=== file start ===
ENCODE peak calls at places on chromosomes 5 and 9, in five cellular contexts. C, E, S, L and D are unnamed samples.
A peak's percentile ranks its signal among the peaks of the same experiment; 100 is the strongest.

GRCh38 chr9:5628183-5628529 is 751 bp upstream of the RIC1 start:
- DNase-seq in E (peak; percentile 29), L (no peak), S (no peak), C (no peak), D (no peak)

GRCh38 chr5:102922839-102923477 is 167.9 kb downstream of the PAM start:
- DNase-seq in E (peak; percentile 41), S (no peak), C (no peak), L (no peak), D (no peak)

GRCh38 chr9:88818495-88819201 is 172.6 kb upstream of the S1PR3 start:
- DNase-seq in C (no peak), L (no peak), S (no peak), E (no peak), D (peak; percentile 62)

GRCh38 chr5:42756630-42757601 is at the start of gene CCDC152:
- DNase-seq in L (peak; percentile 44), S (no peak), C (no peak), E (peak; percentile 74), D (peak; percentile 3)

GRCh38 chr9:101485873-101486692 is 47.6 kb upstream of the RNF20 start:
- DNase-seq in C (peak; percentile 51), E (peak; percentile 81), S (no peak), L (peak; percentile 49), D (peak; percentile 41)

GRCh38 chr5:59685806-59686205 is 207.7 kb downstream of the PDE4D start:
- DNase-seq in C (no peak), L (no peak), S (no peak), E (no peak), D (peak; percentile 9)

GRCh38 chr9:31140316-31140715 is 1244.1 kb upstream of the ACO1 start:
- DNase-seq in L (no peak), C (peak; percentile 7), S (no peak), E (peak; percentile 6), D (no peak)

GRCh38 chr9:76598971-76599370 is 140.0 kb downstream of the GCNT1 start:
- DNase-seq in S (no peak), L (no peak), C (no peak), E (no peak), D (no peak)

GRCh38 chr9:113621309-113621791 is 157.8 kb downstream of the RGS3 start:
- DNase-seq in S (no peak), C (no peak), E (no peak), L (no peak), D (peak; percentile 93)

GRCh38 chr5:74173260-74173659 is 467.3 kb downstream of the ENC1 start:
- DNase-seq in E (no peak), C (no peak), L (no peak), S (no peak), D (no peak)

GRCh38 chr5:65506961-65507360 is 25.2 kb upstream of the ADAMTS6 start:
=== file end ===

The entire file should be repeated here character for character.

ENCODE peak calls at places on chromosomes 5 and 9, in five cellular contexts. C, E, S, L and D are unnamed samples.
A peak's percentile ranks its signal among the peaks of the same experiment; 100 is the strongest.

GRCh38 chr9:5628183-5628529 is 751 bp upstream of the RIC1 start:
- DNase-seq in E (peak; percentile 29), L (no peak), S (no peak), C (no peak), D (no peak)

GRCh38 chr5:102922839-102923477 is 167.9 kb downstream of the PAM start:
- DNase-seq in E (peak; percentile 41), S (no peak), C (no peak), L (no peak), D (no peak)

GRCh38 chr9:88818495-88819201 is 172.6 kb upstream of the S1PR3 start:
- DNase-seq in C (no peak), L (no peak), S (no peak), E (no peak), D (peak; percentile 62)

GRCh38 chr5:42756630-42757601 is at the start of gene CCDC152:
- DNase-seq in L (peak; percentile 44), S (no peak), C (no peak), E (peak; percentile 74), D (peak; percentile 3)

GRCh38 chr9:101485873-101486692 is 47.6 kb upstream of the RNF20 start:
- DNase-seq in C (peak; percentile 51), E (peak; percentile 81), S (no peak), L (peak; percentile 49), D (peak; percentile 41)

GRCh38 chr5:59685806-59686205 is 207.7 kb downstream of the PDE4D start:
- DNase-seq in C (no peak), L (no peak), S (no peak), E (no peak), D (peak; percentile 9)

GRCh38 chr9:31140316-31140715 is 1244.1 kb upstream of the ACO1 start:
- DNase-seq in L (no peak), C (peak; percentile 7), S (no peak), E (peak; percentile 6), D (no peak)

GRCh38 chr9:76598971-76599370 is 140.0 kb downstream of the GCNT1 start:
- DNase-seq in S (no peak), L (no peak), C (no peak), E (no peak), D (no peak)

GRCh38 chr9:113621309-113621791 is 157.8 kb downstream of the RGS3 start:
- DNase-seq in S (no peak), C (no peak), E (no peak), L (no peak), D (peak; percentile 93)

GRCh38 chr5:74173260-74173659 is 467.3 kb downstream of the ENC1 start:
- DNase-seq in E (no peak), C (no peak), L (no peak), S (no peak), D (no peak)

GRCh38 chr5:65506961-65507360 is 25.2 kb upstream of the ADAMTS6 start: